One problem facing a straight forward implementation of this approach is the very large number of conditional probabilities required. Accordingly, some restrictions and assumptions that reduce the number of probabilities required are provided as follows. In a simplified reference model, a number of restrictions are made to ameliorate the problem of having a large number of conditional probabilities. Under these restrictions, the probabilistic first order logic model reduces to an algebraic model.

First, a restriction is made to φ of the form p1(x, a1)

p2(x, a2) . . . pn(x, an where the a is are constants. Also, a restriction is made to an extremely general pis such as isAffiliatedWith each with a range (such as Organization or Person) such that the ranges of the different pi are disjoint. Under this simplification, each ai is in at most one relation to x.

This restricted class of descriptions defines a vector space where the dimensions correspond to the different ai. If one assumes the different pi(x, ai) are independent, then these dimensions become orthogonal. The coordinates of a document along a dimension ai correspond to the uncertainty associated with the extraction process (i.e., how certain is it that the document says pi(x, ai)). One can define various similarity measures on this space.

As previously mentioned, a problem occurs when some of the terms in the description themselves are ambiguous. For example, in ‘Asha, Stanford’, the word “Stanford” might refer to the university, one of the many towns with that name or a business. Because of the restriction on the structure of φ, one can get around this problem by allowing both words and objects to be dimensions. In the earlier example of ‘Asha, Stanford’, rather than trying to resolve the reference of “Stanford”, one can treat the word “Stanford” as a dimension. To keep the dimensions orthogonal, both the object “Stanford University” and the word “Stanford” cannot be dimensions at the same time. If two pages both say ‘Asha, Stanford’, and one uses the word “Stanford” (as opposed to the objects that it could denote) as a dimension, the similarity measure now has to factor in the likelihood that the two documents are referring to the same Stanford.

If the dimensions are restricted to be only words, the model reduces to a subspace of a vector space model. The dimensions of this subspace are the names for objects that are used in descriptions. This subspace is referred to as the Description (Desc.) Subspace or DS.

Next, given the vectors corresponding to two documents, one needs to compute the likelihood that the Asha they refer to are the same. This is accomplished as follows. One type of similarity measure that can be used is the Term Frequency Inverse Document Frequency (TFIDF) methodology on the description subspace.

Accordingly, a new similarity measure is developed (specific to the selection and elimination problems) from the first principles. The intuition is that for the purpose of determining whether two references to Asha are to the same entity, based on their sharing a description, one has to consider properties of the domain, not just of the corpus. More specifically, one must look at the number of objects in the domain that satisfy the description, not the number of occurrences of the descriptive terms in the corpus. The following example illustrates why this should be the case. There are far fewer presidents of the United States than there are postmen in the United States. If two pages claim that x is a U.S. president, they are far more likely to be referring to the same person than if they both say that x is a postman. However, there are far more references to U.S. presidents on the web than there are to postmen. Since one goal is to determine whether the references on the two pages are the same, one should pay attention to the number of objects in the domain, not to the number of references to these objects in the corpus. In the present empirical evaluation, it is demonstrated that this similarity measure out-performs the TFIDF measure in the description subspace and is more robust.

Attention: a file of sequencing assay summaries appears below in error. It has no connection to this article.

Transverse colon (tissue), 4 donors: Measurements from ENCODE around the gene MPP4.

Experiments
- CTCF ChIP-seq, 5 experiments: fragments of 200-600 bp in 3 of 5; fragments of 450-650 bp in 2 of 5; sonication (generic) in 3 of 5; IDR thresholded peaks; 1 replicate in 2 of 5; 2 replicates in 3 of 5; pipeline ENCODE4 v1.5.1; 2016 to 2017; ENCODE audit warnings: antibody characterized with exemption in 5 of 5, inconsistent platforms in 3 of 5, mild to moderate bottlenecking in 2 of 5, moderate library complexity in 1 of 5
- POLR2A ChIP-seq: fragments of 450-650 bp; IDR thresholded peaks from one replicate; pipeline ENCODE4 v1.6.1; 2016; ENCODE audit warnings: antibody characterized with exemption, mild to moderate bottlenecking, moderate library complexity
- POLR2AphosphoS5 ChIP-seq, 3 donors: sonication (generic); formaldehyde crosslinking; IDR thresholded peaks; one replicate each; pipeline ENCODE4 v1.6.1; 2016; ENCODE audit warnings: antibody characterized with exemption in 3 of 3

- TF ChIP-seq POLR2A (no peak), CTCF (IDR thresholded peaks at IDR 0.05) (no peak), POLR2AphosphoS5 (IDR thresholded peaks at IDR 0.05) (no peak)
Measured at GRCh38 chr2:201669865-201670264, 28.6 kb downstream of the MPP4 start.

Each dimension is considered and the prior probability (ai) of an entity (x) in the domain satisfying pi(x, ai) (i.e., having a coordinate 1 along the dimension i) is computed. Then, a computation is made of the aggregate probability (a) of an entity satisfying φ; i.e., of satisfying pi(x, ai)

pj(x, aj) . . . ) or equivalently, of having a certain vector Vφ. Then, assuming independence between the dimensions, the probability (β) of two references in the corpus is computed, to entities which have the same vector, being the same.

Let the underlying domain of entities be S and let the cardinality of S be K. Let Ni of these entities have a non-zero value along the dimension i. Then, the probability of a randomly chosen entity from the domain having a non-zero value along this dimension (αi) is Ni|K.

For example, if the dimension i is Stanford University, it is desired to have the probability of a randomly chosen entity in the corpus be affiliated with Stanford University. If S is the set of people in the United States, K≈260 million and N≈40,000 (including staff, alumni, etc.), yielding αi≈1.54×10−4. Alternatively, one could have considered the population of the world instead of just the United States. But as explained below, the exact value of K is not important so long as the same value is used uniformly. The number 40,000 is a measure of the network of relations that Stanford participates in.

The coordinate of a document d along a dimension i reflects the uncertainty associated with the document and the dimension. When this value (cid) is 1 (i.e., there is no uncertainty), it is desirable that αi be unchanged. When this value is 0 (i.e., there is so much uncertainty that this dimension should be ignored), it is desirable that αi=1. This effect is obtained by multiplying αi to get: